The government is expected to include Bulgaria’s state-owned lottery and betting company in a raft of privatisations despite opposition.
Bulgaria.- The Bulgarian government reportedly plans to press on with a planned privatisation of six major public bodies, including the state-owned lottery and betting operator. The Bulgarian Sports Totalizator (BST), which operates the Toto BG brand, will become a joint-stock enterprise.
The decision is likely to prove controversial because funds would no longer de directly deducted by the Sports Ministry to fund sports in schools, something that has been one of the objectives of the state-run body since it was founded in 1957. It transferred around BGN 42m (€21.5m) to the ministry last year and paid a similar amount to the state in licensing fees.
The move would also require changes to legislation because some verticals like instant lotteries can only legally be run by the state.
Sports minister Radositin Vasilev has previously argued that privatisation of the BST would be “practically impossible”.
He said: “The method of distribution will change. We have to amend the Gambling Act, the Tote Law itself, and the Commercial Act. At the moment it shouldn’t be a commercial enterprise.”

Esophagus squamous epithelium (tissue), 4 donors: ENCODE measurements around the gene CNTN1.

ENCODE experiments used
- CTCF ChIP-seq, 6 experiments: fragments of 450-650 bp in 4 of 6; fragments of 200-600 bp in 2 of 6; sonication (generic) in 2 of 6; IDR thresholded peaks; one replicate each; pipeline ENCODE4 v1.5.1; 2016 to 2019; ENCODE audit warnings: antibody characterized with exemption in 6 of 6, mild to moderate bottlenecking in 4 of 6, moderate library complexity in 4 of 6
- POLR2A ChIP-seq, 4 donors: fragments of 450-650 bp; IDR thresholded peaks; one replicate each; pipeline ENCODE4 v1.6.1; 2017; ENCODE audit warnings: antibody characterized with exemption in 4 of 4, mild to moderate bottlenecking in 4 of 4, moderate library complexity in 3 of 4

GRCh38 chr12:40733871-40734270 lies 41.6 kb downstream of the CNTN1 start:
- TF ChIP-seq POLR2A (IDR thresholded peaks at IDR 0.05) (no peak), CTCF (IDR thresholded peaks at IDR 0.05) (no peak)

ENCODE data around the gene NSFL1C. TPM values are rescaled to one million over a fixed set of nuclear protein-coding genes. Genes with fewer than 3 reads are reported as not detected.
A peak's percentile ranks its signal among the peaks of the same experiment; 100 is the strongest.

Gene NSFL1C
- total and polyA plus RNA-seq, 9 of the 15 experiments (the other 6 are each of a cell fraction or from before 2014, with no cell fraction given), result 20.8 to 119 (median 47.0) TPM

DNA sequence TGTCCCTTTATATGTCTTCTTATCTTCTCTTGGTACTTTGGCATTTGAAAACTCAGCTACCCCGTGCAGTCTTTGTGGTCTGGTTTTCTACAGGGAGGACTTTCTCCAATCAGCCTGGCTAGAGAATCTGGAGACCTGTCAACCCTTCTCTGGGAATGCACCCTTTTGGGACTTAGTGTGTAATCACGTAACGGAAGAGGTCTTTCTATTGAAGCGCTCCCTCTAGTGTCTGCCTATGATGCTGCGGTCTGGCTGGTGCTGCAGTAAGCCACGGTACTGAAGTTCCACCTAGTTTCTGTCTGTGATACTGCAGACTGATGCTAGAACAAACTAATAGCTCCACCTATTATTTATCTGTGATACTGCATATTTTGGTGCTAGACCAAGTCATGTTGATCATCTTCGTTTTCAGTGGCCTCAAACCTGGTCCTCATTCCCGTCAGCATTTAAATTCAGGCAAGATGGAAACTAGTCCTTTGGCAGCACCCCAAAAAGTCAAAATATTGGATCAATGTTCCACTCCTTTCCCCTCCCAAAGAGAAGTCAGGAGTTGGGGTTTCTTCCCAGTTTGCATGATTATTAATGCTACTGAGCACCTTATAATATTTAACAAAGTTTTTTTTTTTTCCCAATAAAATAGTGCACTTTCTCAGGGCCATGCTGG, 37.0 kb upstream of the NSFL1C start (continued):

The proposed privatisation is also likely to meet opposition from the ITN Party, which recently put forward a draft bill that would allow Toto BG‘s sales network to be doubled from 1,500 points of sale to 3,000 in order to raise more funds to support sports and cultural initiatives.
The proposed privatisation also comes amid a political crisis in Bulgaria, with president Rumen Radev having called a snap election for October 2 due to prime minister Kiril Petkov‘s inability to form a coalition government.
Swedish opposition proposes sale of Svenska Spel
Earlier this year, the right-of-centre Moderata Party announced plans to sell off Sweden’s state-controlled gambling operator Svenska Spel if it wins the country’s general election in September. It has submitted a provisional mandate to Sweden’s national legislature, the Riksdag, proposing the division and sale of the company.
The party, which has formed a four-party right-wing alliance to contest the elections on September 9, announced the move as part of its plans to overhaul Sweden’s gambling legislation, currently governed by the 2019 Gambling Act. Other changes would include constitutional provisions to require the government to obtain approval from the legislature to change gambling laws in the future “due to abuse of power during the past term of office”.
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